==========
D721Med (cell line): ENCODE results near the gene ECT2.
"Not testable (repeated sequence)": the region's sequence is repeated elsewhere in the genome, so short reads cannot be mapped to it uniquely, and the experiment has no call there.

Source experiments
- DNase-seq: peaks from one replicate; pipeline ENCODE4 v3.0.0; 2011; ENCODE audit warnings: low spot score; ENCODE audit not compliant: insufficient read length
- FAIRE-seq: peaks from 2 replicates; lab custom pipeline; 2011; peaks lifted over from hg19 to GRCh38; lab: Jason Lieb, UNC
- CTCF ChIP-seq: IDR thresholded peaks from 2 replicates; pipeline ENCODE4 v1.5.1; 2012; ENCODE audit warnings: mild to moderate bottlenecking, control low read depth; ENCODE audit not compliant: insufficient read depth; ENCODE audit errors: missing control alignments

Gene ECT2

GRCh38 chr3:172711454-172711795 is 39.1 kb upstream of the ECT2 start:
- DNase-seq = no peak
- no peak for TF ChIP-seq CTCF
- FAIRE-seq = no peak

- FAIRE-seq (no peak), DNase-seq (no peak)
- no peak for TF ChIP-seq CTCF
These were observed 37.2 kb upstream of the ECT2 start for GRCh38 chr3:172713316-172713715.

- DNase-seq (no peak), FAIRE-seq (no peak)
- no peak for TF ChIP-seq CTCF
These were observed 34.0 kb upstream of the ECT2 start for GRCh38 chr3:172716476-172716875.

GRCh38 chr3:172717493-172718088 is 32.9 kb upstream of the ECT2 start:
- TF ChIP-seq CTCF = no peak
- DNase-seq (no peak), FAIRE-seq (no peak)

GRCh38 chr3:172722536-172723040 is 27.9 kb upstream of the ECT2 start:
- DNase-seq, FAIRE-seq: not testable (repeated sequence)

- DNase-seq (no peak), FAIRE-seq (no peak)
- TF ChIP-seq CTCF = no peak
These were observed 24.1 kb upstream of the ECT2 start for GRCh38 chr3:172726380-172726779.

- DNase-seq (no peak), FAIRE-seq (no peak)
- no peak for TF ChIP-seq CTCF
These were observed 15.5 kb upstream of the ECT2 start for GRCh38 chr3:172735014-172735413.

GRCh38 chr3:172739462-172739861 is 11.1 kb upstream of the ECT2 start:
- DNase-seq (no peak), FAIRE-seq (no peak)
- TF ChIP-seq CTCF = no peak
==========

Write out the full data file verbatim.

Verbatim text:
D721Med (cell line): ENCODE results near the gene ECT2.
"Not testable (repeated sequence)": the region's sequence is repeated elsewhere in the genome, so short reads cannot be mapped to it uniquely, and the experiment has no call there.

Source experiments
- DNase-seq: peaks from one replicate; pipeline ENCODE4 v3.0.0; 2011; ENCODE audit warnings: low spot score; ENCODE audit not compliant: insufficient read length
- FAIRE-seq: peaks from 2 replicates; lab custom pipeline; 2011; peaks lifted over from hg19 to GRCh38; lab: Jason Lieb, UNC
- CTCF ChIP-seq: IDR thresholded peaks from 2 replicates; pipeline ENCODE4 v1.5.1; 2012; ENCODE audit warnings: mild to moderate bottlenecking, control low read depth; ENCODE audit not compliant: insufficient read depth; ENCODE audit errors: missing control alignments

Gene ECT2

GRCh38 chr3:172711454-172711795 is 39.1 kb upstream of the ECT2 start:
- DNase-seq = no peak
- no peak for TF ChIP-seq CTCF
- FAIRE-seq = no peak

- FAIRE-seq (no peak), DNase-seq (no peak)
- no peak for TF ChIP-seq CTCF
These were observed 37.2 kb upstream of the ECT2 start for GRCh38 chr3:172713316-172713715.

- DNase-seq (no peak), FAIRE-seq (no peak)
- no peak for TF ChIP-seq CTCF
These were observed 34.0 kb upstream of the ECT2 start for GRCh38 chr3:172716476-172716875.

GRCh38 chr3:172717493-172718088 is 32.9 kb upstream of the ECT2 start:
- TF ChIP-seq CTCF = no peak
- DNase-seq (no peak), FAIRE-seq (no peak)

GRCh38 chr3:172722536-172723040 is 27.9 kb upstream of the ECT2 start:
- DNase-seq, FAIRE-seq: not testable (repeated sequence)

- DNase-seq (no peak), FAIRE-seq (no peak)
- TF ChIP-seq CTCF = no peak
These were observed 24.1 kb upstream of the ECT2 start for GRCh38 chr3:172726380-172726779.

- DNase-seq (no peak), FAIRE-seq (no peak)
- no peak for TF ChIP-seq CTCF
These were observed 15.5 kb upstream of the ECT2 start for GRCh38 chr3:172735014-172735413.

GRCh38 chr3:172739462-172739861 is 11.1 kb upstream of the ECT2 start:
- DNase-seq (no peak), FAIRE-seq (no peak)
- TF ChIP-seq CTCF = no peak